These years also saw the beginnings of Dlugosch‘s career as a producer, which soon elevated him to similar heights. The success of his first remixes and collaborations between 1992 and 1995 encouraged him to use his experiences as solo artist, and with the tracks „Keep Pushin” and „Hold Your Head Up High“, he already proved that his efficiency as a DJ translated one-to-one into the studio environment. He achieved massive club hits with this certain classic appeal, and suddenly he found his music in the international charts, and himself in the spotlight of Top Of The Tops, far away from the notorious shielded DJ booth of his Front base. At the same time offers to play international top clubs piled up, and Boris Dlugosch did not hesitate to spread his vision on a level denied to most other DJs of his generation. In a long string of celebrated gigs he travelled the world, and each time he confirmed that he got booked for good reasons. The global DJ circuit enlisted a man of true conviction, and as the clubs and crowds grew on and on, his productions and remixes followed close behind. With Mousse T’s label Peppermint Jam he had a strong foundation, and together with fellow Front DJ Michi Lange he got on a real roll behind club and studio mixers, until the immense success of his version of Moloko’s “Sing It Back” lifted him to even higher spheres. The train ran at full speed.

But it did not run the way he wanted any longer. All the success could not hide the fact that at the end of the 90s house was running out of creative steam. Boris Dlugosch helped it grow with unconditional enthusiasm, and without a doubt he could have just carried on doing so for a long time. But the sound was soon ruling all waves in increasingly commercialized directions and he lost interest to stand for these developments musically. He had the courage to draw the conclusion, looked back to his early days and took up the interests again that brought him into the scene in the first place: Electro, Disco, New Wave. Everything he missed, he now brought back to himself. And what he played in his youth was returning to the club scene in modern interpretations and he recognized an exciting alternative that due to his musical roots he could represent as authentically, and once again he was about to leave big footprints on the international club circuit. In 2004 he set a standard for bridging the gap between past and present by publishing the mix compilation “Bionic Breaks”, and with exemplary verve he set it out to be his near future.

Not many DJs and producers succeed in reinventing themselves when their names get attached to a certain sound. Boris Dlugosch not only succeeded in that aspect, he even provided himself with the freedom to never be in the position to reinvent himself again. After he separated from Peppermint Jam and Michi Lange he went back to the edgy eclecticism of club music’s former days, and brought it back to the clubs on the basis of current Electro House. And again he was so successful with it that it seemed nothing changed in the years between. Boris Dlugosch did not get back into the ring under his own name until 2009, but “Bangkok” was the kind of comeback that wins all the championships. Conquering the playlists from DJ luminaries as diverse and important as A Trak, Erol Alkan, and Pete Tong at Radio 1, the track had as much recognition as his hits in the 90’s, and requests for bookings and remixes were long on par as well.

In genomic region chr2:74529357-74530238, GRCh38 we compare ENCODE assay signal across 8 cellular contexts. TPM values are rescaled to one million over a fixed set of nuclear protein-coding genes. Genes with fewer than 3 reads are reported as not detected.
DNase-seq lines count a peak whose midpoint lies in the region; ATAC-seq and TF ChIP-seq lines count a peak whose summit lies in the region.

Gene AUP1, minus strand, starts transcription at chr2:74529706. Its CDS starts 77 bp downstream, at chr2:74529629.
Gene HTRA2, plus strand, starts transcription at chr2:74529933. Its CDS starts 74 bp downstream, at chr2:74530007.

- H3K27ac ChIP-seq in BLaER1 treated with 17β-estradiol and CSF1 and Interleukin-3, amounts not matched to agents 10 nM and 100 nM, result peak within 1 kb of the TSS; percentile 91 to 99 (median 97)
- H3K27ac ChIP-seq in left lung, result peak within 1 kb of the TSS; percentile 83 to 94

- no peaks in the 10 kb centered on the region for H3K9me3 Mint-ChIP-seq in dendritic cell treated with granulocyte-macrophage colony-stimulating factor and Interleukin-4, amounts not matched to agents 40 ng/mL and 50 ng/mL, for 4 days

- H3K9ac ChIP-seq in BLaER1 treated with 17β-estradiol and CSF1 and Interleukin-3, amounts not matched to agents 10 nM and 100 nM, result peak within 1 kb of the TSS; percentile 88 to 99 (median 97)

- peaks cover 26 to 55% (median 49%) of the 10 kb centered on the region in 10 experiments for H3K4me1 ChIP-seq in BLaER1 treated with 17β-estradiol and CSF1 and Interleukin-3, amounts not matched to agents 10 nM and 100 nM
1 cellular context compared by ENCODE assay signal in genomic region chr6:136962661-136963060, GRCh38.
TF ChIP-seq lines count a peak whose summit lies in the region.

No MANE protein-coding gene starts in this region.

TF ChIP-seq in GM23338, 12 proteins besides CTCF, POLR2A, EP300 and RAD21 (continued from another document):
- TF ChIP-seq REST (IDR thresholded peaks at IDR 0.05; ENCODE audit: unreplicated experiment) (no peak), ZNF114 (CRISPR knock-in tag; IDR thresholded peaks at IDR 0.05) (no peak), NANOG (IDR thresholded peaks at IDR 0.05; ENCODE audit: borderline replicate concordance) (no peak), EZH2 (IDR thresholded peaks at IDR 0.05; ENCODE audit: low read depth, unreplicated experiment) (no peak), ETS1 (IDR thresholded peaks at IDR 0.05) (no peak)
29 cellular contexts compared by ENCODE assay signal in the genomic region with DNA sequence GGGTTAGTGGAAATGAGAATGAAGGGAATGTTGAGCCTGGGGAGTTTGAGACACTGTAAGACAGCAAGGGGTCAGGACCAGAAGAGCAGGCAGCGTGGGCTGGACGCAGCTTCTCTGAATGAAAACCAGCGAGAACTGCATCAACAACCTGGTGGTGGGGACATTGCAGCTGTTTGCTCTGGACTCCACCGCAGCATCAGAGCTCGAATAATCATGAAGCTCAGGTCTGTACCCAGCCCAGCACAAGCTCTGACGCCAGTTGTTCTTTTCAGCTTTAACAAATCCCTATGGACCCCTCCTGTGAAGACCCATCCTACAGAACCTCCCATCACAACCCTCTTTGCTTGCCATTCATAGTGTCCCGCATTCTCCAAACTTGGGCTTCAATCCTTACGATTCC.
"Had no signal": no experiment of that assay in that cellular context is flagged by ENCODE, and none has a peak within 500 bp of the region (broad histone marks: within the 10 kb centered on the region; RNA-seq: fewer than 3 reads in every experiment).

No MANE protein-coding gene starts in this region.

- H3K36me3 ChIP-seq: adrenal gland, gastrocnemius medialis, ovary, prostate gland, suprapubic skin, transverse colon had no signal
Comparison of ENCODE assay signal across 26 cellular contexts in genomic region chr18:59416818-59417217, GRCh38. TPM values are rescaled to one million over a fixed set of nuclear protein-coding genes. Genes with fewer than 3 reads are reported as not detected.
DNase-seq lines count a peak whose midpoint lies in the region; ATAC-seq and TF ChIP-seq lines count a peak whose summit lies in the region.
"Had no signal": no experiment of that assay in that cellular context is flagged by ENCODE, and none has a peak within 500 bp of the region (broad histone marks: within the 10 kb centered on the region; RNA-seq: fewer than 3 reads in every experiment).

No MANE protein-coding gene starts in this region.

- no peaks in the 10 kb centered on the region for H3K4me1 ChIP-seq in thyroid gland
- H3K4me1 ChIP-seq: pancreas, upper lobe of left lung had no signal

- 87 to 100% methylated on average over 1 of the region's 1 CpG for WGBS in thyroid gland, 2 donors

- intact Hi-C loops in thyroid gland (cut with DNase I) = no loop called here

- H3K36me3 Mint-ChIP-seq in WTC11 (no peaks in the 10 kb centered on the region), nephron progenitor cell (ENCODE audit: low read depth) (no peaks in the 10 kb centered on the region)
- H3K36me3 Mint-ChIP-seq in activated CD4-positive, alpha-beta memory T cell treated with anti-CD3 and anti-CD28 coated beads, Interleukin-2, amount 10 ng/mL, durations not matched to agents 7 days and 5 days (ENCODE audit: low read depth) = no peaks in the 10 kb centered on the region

At the same time Hamburg was in the focus once again for setting standards in club music just as it had been in the golden days of the Front club, but now it was Dlugosch who had paved the way, a legend himself, and talents as Boys Noize, Digitalism, Tensnake or Stimming, as well as labels like Diynamic und Dial referenced his pioneering activities as crucial influence.

This is by all means well deserved, but Boris Dlugosch will hardly rest at that. The massive popularity of Electro House brought the same artistic fatigue as with House in former years, but it did not mean anything for his work anymore. He was already heading for different places and he surpassed any categorization in the process. Able to rely on a vast supply of club experience and musical knowledge he can work any party and any track into any direction he thinks is best for the dancing crowd. And it will be unmistakably his own sound, played at full steam, week in and week out.

A quick-paced scene such as clubland is traditionally unforgiving with people who over the years lose the instinct and passion necessary to remain relevant. With Boris Dlugosch that is more than unlikely, as his idealism and enthusiasm for music is stronger than ever. And in the same way in which he combines the old and the new in his sets, he now connects production technologies, works with vocalists and artists like Hot Chip’s Joe Goddard or Jonathan Pierce of The Drums, and other collaborations are already targeted. An album maybe, time will tell. The next radio show has to be selected, the next club set has to be fine-tuned. He is not rushing at all. He knows how he can push things forward, and how the very same things push him forward.